Wednesday, November 28, 2007

25 on 25

Yeah, this is my 25th post here at RMC. And, the 800-lb gorilla is back, #25 himself, BLB. I can't seem to separate sports (baseball, that is) from reality. I wish I could. Really. I just like watching baseball and arguing about it. You know, 'who's the best player?' or 'would you bunt here?' or 'do bullpen coaches actually work?' and stuff like that. Damn, that's fun! Speculating on trades, pining away for some superstar to join your team, that is part and parcel of fandom. But goddamn real-life keeps butting in. Speaking of real life, did you know that Joe DiMaggio worked for the Mob? Yeah. Kind of puts the steroid "scandal" into perspective, eh? Speaking of that, here's another great bit of reporting on steroids, sports and culture. Peripherally, it is about Bonds, because he is the Poster Boy for the 'New Era.' But it is really about life and the times. Y'know, we live in a pharmacological wonderland--better living through biochemistry! At least we hope so.

http://www.tomdispatch.com/post/122131/robert_lipsyte_america_juiced_on_sports

The homepage for Tom Dispatch is here.
Robert Lipsyte can be found here.
The article is called Shooting Up on Jock Culture and is from 2006, so it doesn't discuss the home run record or the indictment. Warning: definitely NOT a reality-free zone. Next post, I promise, will be back to baseball La-La Land, where we talk about the Giants getting out of last place.

3 comments:

nancyo said...

I am just reading the past few days & spendig more time than I thought I had with D.K. Wilson and Robert Lipsyte -- and feeling really sad about the whole thing, including the 'mob' sacrificing of Barry Bond's entire life. I have wondered, on occasion, how many significant black sports writers there are working out there. Lipsyte's writing about the early & pervasive & well-known use of steroids et al & the duplicity of nearly everyone in and out of sports is really sad and true. I spent some years in Texas, where high-school football was given to Texas by God, and no means were too outside to win the Friday night game. And don't we want all of this knowledge to just go away and spring training (which always feels innocent)to start....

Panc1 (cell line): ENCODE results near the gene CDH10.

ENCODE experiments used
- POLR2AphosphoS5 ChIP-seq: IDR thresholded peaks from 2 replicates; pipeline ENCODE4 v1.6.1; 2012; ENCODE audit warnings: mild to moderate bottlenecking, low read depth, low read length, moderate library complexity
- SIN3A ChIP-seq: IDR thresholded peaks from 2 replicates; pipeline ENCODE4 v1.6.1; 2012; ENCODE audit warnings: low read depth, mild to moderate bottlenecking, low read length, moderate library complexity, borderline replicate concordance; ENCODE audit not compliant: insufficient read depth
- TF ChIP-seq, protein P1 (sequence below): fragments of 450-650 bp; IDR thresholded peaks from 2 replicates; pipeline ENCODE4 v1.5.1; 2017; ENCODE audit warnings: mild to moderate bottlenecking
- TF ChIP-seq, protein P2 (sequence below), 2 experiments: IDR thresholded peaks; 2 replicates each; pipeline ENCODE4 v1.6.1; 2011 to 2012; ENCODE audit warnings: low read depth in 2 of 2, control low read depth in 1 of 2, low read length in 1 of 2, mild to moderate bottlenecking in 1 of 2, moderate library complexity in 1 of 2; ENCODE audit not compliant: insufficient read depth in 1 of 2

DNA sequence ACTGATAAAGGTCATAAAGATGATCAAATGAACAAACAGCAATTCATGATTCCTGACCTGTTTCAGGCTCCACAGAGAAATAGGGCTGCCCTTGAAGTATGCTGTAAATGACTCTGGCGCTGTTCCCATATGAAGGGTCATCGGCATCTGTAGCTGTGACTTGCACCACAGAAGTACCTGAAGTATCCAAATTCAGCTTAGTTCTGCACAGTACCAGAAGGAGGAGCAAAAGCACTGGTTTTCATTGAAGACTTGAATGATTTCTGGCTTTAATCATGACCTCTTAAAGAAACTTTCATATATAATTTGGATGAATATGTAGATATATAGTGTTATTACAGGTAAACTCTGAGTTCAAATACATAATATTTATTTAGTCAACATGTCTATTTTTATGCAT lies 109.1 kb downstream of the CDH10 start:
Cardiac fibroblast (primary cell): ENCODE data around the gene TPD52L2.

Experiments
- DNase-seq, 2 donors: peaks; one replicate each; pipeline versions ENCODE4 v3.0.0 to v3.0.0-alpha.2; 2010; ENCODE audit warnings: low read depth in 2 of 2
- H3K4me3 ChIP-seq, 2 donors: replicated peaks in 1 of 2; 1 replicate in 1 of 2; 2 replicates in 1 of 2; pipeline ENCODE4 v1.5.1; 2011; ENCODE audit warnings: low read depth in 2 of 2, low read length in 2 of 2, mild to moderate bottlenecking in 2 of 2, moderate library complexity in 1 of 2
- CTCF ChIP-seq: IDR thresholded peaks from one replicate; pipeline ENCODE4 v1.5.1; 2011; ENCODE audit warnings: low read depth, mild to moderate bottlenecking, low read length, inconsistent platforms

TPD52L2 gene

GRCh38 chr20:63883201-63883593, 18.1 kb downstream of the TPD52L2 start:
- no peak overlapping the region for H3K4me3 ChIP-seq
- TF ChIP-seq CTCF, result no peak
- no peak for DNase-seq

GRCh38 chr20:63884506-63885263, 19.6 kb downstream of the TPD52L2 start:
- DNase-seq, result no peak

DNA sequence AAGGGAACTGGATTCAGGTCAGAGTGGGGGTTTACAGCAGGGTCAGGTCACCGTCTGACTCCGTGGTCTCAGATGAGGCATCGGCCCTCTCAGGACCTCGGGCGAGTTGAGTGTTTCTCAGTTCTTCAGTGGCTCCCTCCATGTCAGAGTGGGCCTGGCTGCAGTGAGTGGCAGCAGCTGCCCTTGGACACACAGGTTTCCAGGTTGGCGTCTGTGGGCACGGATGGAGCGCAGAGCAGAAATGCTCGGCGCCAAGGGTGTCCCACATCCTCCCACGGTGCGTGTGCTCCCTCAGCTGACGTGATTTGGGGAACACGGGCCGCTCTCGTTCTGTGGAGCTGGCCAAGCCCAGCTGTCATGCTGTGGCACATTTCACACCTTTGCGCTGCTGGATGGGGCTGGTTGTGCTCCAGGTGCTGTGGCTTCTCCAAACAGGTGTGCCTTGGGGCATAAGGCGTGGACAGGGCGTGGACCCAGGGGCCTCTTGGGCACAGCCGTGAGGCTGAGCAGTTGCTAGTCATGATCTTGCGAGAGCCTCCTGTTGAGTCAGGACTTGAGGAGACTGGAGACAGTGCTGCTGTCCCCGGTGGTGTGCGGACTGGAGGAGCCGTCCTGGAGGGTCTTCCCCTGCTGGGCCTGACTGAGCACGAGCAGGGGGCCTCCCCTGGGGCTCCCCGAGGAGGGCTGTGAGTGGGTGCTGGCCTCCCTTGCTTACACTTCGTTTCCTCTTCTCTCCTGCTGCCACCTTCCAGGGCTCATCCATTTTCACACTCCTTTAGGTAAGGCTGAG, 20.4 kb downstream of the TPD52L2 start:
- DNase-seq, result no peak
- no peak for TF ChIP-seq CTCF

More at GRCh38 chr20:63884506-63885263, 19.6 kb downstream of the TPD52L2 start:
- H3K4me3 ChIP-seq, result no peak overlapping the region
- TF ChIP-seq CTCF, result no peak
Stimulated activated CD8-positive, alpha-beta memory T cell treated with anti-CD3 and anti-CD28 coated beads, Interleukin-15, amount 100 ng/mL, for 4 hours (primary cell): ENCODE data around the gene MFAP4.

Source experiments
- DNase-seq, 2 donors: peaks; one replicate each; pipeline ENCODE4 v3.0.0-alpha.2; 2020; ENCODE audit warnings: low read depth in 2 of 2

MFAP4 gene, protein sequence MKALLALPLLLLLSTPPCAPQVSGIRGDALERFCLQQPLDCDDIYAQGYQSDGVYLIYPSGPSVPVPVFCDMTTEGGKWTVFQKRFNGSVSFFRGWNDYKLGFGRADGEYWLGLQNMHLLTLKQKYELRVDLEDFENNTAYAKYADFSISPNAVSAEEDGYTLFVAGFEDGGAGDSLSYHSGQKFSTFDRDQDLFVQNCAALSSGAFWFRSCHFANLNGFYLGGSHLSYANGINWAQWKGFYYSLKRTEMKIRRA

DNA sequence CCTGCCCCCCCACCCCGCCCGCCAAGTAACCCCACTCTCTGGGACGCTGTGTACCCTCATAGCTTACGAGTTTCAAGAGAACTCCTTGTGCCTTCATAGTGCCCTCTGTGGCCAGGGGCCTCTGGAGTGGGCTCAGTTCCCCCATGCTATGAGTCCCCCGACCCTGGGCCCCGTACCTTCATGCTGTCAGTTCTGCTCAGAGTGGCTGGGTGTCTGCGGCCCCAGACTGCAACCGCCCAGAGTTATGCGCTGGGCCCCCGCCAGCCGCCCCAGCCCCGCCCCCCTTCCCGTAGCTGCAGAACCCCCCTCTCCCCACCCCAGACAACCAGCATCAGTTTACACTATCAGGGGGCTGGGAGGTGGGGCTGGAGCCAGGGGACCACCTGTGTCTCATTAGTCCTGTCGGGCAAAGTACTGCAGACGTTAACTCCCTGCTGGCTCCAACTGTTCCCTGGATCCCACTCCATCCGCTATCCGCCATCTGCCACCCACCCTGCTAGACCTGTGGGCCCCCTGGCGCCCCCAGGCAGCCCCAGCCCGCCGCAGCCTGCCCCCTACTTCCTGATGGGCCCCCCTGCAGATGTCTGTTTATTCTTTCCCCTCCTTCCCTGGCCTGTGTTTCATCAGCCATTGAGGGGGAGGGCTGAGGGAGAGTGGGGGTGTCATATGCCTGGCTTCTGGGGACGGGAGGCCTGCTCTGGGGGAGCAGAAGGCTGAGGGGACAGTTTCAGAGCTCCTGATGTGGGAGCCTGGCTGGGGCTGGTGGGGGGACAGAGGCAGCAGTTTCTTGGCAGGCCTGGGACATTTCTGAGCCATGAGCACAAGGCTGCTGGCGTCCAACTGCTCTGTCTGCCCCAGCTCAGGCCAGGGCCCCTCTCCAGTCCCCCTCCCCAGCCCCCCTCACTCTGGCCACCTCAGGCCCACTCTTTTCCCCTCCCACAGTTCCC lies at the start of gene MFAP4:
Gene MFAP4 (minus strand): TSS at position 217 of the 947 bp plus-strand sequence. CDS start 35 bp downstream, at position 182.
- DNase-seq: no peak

Zo said...

Here is part of Bruce Jenkins' 3 Dot Lounge column in the 12/1 Chron Sporting Green. I expected a little better from Bruce. Not much, but a little.

"If Beane wants to destroy team chemistry, the clubhouse mood and any semblance of sanity by signing Barry Bonds, hey, maybe he doesn't have that much to lose. Remember this, though: Over the past two seasons, Bonds hurt the Giants more from a baseball standpoint than any steroid-related issues. Without Bonds - even if they don't make a single deal - the Giants will improve at least five games in the standings, simply because they can call themselves a team."

When I read this, I think "What the f@%# is he talking about?" Then I remembered all the ex-teammates who have talked about what a divisive force Barry was in the clubhouse, and THEN, I remembered that I can't recall any of them. I was just about to look up a few stats to back these up, but I found that the tremendous Mr. Tremendous had beat met to it. See www.firejoemorgan.com for today's post.

But here is a little more. There is a stat called BatWins - the number of wins created by a batter over that of an average batter. Bonds is a 4.3 for 2006, the last year stats are available on www.baseball-reference.com. So another way to state the conclusions of Mr. Jenkins' careful research is that an average player would have a BatWins stat of about 9. Except that there are none of those. The last person to score that high was, um, excuse me, Barry Bonds, back in 2004. The only guy that are still active that could get you close to that is Sammy Sosa (8.5), except that was back in 2001 (the "innocent" steroid era).

Here is another stat to illustrate Bruce's point: Win Shares, developed by Bill James, which gives a statistically derived value for the number of wins a player is responsible for, and a derivation, WSAB, or win shares above bench, the number of win shares greater than an average replacement player, which is what Bruce is saying about Bonds (his presence deducted 5 wins compared to just any old schmo). Win shares are multiplied by 3 and decimals eliminated, so the actual number of wins can be expected to be 1/3 of the Win shares value. In 2007, Bonds' WSAB was 12, meaning he created 4 wins more than an average replacement. So to get 5 more wins, a player would have have a WSAB value of 27. Except in 2007, no one did that, either, although ARod came close. Carlos Beltran had a 2006 WSAB of 27, but no other player (2004 forward) except Barry Bonds' 2004 WSAB value of 41. (Ed note: Yow!) I never realized that being such a good batter could be so hard on team chemistry, and I'm betting we read a lot about team chemistry on the Giants next year.

M.C. O'Connor said...

Jenkins is a clown.